Sunday, 7 December 2014

Review: Marvel Universe Death's Head

Ask anyone (well, 30-something British male) who the best comic character EVER is and they will undoubtedly say 'Death's Head'. To which, 99% of the population will likely react, in the same way someone 6 months ago would have reacted to the words 'Star-Lord', with the single word 'Who?'.

Death's Head was created back in the 80s by the genius comic writer Simon Furman and artist Geoff Senior. You know, those guys who worked on a big chunk of the Transformers comics and are largely responsible for the Transformers being as cherished as it the UK, at least. Being a licensed book, any characters created for the comic immediately belonged to Hasbro and so, seeing Big Things ahead for the character, Furman was a bit sneaky and introduced him in another comic first. The rights now belonged to Marvel and thus Death's Head was able to appear in publications as diverse as Doctor Who, Fantastic Four and, of course, Transformers.

He immediately became a fan favourite, with collectors searching out his every comic book appearance. He's reappeared again and again over the years but sadly never really had the success he deserved. And he's never had an action figure...until now.

Hasbro, funnily enough, currently have the rights to make Marvel action figures and so, finally, they have produced the toy people have wanted for years. I don't (really) buy Marvel Universe figures and I've sought him out, a shared fan mindset which has resulted in getting hold of the guy being a tad difficult.

DH looks exactly how you'd want DH to look, albeit his more modern outfit rather than the 80s version. He shares the same basic body type as all of Hasbro's 3 3/4" figures - the extensively articulated ones at least - and it looks a lot (though I don't know for sure) that a lot of his parts come from X-Man Colossus. He comes with a removable cape/shoulder pads/upper body armour, though you can't really remove it without leaving the figure looking very silly. Due to this, and it's tendancy to not sit very well, I've glued mine down to the buck beneath. This has left it much tighter and looking better and doesn't hinder the figure any more than it was before.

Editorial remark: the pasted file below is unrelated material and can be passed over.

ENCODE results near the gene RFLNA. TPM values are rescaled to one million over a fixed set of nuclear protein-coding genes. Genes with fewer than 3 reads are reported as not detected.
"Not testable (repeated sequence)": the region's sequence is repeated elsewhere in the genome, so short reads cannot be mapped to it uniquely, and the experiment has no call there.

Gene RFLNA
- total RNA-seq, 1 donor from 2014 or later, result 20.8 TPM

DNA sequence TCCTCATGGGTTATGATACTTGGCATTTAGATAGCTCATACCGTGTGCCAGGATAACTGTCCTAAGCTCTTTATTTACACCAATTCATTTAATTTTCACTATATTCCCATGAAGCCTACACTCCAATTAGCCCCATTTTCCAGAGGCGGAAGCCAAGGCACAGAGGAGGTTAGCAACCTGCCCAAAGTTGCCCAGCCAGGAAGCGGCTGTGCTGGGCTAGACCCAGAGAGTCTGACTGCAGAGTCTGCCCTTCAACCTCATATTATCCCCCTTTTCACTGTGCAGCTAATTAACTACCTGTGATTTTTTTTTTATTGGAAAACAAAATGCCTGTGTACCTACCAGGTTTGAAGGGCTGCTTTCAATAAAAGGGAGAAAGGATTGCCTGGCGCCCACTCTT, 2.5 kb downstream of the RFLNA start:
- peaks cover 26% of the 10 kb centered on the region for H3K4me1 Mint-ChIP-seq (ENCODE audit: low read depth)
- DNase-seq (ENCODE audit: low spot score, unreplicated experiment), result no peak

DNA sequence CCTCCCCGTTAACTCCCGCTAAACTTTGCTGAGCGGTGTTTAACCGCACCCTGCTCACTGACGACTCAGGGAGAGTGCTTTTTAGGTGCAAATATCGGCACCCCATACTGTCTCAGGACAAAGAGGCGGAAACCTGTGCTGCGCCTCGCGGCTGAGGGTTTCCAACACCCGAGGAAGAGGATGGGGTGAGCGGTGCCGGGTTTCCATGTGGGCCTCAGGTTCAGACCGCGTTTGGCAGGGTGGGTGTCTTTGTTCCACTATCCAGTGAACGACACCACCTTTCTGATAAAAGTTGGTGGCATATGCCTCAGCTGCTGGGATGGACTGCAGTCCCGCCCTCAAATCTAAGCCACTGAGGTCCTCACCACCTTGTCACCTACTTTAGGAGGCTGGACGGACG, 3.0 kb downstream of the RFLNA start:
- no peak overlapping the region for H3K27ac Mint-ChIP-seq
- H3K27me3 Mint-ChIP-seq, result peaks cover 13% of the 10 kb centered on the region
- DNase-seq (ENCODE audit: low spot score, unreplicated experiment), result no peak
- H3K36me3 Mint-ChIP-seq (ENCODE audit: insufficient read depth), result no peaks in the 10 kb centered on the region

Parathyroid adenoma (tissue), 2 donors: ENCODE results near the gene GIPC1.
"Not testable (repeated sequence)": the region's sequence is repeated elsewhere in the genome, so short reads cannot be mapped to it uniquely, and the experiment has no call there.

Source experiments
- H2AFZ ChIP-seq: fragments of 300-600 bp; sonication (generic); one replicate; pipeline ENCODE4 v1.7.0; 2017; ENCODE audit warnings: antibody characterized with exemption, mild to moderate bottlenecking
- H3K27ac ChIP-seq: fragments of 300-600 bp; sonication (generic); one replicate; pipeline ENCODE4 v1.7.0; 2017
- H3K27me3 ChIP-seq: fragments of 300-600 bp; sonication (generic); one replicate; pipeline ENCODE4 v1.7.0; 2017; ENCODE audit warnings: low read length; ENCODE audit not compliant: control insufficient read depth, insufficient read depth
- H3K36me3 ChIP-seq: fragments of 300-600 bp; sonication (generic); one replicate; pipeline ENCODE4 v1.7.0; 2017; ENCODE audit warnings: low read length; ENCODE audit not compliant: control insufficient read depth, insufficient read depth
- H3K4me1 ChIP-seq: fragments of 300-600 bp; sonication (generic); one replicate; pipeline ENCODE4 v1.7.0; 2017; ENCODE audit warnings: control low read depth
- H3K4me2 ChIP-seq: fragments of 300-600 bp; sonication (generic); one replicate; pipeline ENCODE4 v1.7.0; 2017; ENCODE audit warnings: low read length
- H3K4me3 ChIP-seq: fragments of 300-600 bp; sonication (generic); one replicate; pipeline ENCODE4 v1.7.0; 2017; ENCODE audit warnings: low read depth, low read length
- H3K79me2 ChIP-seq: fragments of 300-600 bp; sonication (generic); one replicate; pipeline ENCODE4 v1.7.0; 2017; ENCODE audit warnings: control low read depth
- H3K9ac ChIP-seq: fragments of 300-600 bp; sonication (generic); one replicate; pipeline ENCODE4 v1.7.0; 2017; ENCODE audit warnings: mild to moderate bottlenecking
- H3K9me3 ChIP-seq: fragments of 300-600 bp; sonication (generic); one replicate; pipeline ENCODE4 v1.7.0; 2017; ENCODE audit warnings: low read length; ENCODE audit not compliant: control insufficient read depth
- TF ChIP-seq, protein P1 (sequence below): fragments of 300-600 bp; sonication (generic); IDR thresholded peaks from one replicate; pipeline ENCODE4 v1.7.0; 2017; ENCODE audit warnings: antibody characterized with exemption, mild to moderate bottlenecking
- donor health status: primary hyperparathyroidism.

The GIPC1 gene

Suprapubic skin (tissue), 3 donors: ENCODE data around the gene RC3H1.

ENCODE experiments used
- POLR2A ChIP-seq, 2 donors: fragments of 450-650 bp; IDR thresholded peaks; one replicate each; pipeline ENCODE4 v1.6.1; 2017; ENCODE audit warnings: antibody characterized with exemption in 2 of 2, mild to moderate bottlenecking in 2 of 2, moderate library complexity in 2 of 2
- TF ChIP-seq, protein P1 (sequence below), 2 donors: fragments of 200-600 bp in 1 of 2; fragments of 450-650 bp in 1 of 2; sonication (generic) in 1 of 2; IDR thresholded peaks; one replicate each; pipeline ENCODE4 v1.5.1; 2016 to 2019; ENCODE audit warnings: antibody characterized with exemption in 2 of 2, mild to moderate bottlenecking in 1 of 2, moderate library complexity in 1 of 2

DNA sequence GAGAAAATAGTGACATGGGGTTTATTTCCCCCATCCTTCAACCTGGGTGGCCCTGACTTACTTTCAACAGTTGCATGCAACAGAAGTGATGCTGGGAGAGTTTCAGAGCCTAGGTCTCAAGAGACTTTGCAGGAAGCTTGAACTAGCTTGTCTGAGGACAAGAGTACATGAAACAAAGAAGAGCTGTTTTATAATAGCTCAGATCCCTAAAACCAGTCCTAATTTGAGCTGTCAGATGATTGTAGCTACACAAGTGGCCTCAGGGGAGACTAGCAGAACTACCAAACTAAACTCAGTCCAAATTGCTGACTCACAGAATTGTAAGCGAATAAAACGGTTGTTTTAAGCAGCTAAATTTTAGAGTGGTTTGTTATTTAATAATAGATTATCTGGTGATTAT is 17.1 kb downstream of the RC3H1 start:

While the articulation is extensive, posing is problematic due to the soft rubbery plastic used for almost all the figure which resists staying where I want it. The legs are limited due to the stiff armour around his waist. Then you thrown in the cape which, while soft and relatively flexible, still gets in the way of dynamic poses. I know soft-goods aren't favoured by many people, but it would have helped to have a cloth cape.

For accessories, DH comes with a shield, axe and mace. The shield clips onto his arm, or into slots on his cape and can be used to store the other weapons. What many people won't realise, and even I didn't until I looked it up online, is that his hands are removable and the weapons can plug in their place - something he does in the comic. This isn't entirely successful as neither weapon, and particularly the mace, stays plugged into his wrist very well and they tend to just fall out.

As the only toy representation of DH there's ever been, he's definitely a must-buy but the figure is far from perfect: poseability isn't wonderful, the weapons are a let down, and the metallic blue paint is showing signs of wear already. The major downside, however, is that being a 3 3/4" figure, he doesn't scale too well with 'normal'-sized Transformers. He's smaller than deluxe scale and waaaaay smaller than voyager-sized robots. A larger size would also solve some of the other issues I mentioned - in the toy world, bigger is very often better. We'll just have to hope he makes an appearance in the 6" Marvel Legends line soon.

And while we're taking hopeful appearances, wouldn't Death's Head be the perfect addition to the Guardians of the Galaxy 2 film?

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